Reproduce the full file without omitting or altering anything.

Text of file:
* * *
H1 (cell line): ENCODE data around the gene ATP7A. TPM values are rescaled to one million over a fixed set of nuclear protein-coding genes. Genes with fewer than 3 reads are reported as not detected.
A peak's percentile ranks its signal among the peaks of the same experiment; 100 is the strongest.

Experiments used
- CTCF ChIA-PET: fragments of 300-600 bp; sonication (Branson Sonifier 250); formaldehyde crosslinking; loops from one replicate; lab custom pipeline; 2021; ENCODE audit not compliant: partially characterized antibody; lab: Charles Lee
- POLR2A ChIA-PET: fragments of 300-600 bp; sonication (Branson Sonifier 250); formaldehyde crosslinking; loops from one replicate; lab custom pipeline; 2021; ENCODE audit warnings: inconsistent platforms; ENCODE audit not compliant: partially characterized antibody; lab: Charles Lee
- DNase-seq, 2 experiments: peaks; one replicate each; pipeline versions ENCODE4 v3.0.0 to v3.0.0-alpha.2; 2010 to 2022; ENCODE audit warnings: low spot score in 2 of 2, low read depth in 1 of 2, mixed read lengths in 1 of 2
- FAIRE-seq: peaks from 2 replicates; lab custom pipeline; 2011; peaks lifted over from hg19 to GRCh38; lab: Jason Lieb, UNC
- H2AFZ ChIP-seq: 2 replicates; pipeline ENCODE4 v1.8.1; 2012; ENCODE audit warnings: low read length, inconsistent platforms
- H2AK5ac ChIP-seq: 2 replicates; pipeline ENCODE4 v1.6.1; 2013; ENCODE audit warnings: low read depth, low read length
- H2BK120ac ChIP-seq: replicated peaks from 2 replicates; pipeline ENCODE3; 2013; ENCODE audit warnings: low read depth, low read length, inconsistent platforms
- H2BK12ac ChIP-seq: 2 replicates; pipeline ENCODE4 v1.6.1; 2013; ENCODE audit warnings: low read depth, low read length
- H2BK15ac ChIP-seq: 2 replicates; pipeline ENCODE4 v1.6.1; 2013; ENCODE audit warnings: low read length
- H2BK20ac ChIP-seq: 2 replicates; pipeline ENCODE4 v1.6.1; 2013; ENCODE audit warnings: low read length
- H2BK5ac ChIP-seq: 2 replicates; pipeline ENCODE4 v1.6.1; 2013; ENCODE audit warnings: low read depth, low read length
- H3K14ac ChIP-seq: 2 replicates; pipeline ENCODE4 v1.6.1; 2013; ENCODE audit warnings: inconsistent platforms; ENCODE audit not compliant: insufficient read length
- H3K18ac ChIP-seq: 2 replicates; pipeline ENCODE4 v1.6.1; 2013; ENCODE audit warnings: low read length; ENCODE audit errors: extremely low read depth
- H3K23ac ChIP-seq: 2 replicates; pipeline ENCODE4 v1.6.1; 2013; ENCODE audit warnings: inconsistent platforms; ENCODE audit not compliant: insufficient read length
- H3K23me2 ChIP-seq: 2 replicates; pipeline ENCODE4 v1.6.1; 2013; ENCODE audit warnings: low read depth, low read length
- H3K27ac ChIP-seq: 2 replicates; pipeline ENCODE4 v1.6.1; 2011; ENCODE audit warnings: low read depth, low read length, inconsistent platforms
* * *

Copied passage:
H1 (cell line): ENCODE data around the gene ATP7A. TPM values are rescaled to one million over a fixed set of nuclear protein-coding genes. Genes with fewer than 3 reads are reported as not detected.
A peak's percentile ranks its signal among the peaks of the same experiment; 100 is the strongest.

Experiments used
- CTCF ChIA-PET: fragments of 300-600 bp; sonication (Branson Sonifier 250); formaldehyde crosslinking; loops from one replicate; lab custom pipeline; 2021; ENCODE audit not compliant: partially characterized antibody; lab: Charles Lee
- POLR2A ChIA-PET: fragments of 300-600 bp; sonication (Branson Sonifier 250); formaldehyde crosslinking; loops from one replicate; lab custom pipeline; 2021; ENCODE audit warnings: inconsistent platforms; ENCODE audit not compliant: partially characterized antibody; lab: Charles Lee
- DNase-seq, 2 experiments: peaks; one replicate each; pipeline versions ENCODE4 v3.0.0 to v3.0.0-alpha.2; 2010 to 2022; ENCODE audit warnings: low spot score in 2 of 2, low read depth in 1 of 2, mixed read lengths in 1 of 2
- FAIRE-seq: peaks from 2 replicates; lab custom pipeline; 2011; peaks lifted over from hg19 to GRCh38; lab: Jason Lieb, UNC
- H2AFZ ChIP-seq: 2 replicates; pipeline ENCODE4 v1.8.1; 2012; ENCODE audit warnings: low read length, inconsistent platforms
- H2AK5ac ChIP-seq: 2 replicates; pipeline ENCODE4 v1.6.1; 2013; ENCODE audit warnings: low read depth, low read length
- H2BK120ac ChIP-seq: replicated peaks from 2 replicates; pipeline ENCODE3; 2013; ENCODE audit warnings: low read depth, low read length, inconsistent platforms
- H2BK12ac ChIP-seq: 2 replicates; pipeline ENCODE4 v1.6.1; 2013; ENCODE audit warnings: low read depth, low read length
- H2BK15ac ChIP-seq: 2 replicates; pipeline ENCODE4 v1.6.1; 2013; ENCODE audit warnings: low read length
- H2BK20ac ChIP-seq: 2 replicates; pipeline ENCODE4 v1.6.1; 2013; ENCODE audit warnings: low read length
- H2BK5ac ChIP-seq: 2 replicates; pipeline ENCODE4 v1.6.1; 2013; ENCODE audit warnings: low read depth, low read length
- H3K14ac ChIP-seq: 2 replicates; pipeline ENCODE4 v1.6.1; 2013; ENCODE audit warnings: inconsistent platforms; ENCODE audit not compliant: insufficient read length
- H3K18ac ChIP-seq: 2 replicates; pipeline ENCODE4 v1.6.1; 2013; ENCODE audit warnings: low read length; ENCODE audit errors: extremely low read depth
- H3K23ac ChIP-seq: 2 replicates; pipeline ENCODE4 v1.6.1; 2013; ENCODE audit warnings: inconsistent platforms; ENCODE audit not compliant: insufficient read length
- H3K23me2 ChIP-seq: 2 replicates; pipeline ENCODE4 v1.6.1; 2013; ENCODE audit warnings: low read depth, low read length
- H3K27ac ChIP-seq: 2 replicates; pipeline ENCODE4 v1.6.1; 2011; ENCODE audit warnings: low read depth, low read length, inconsistent platforms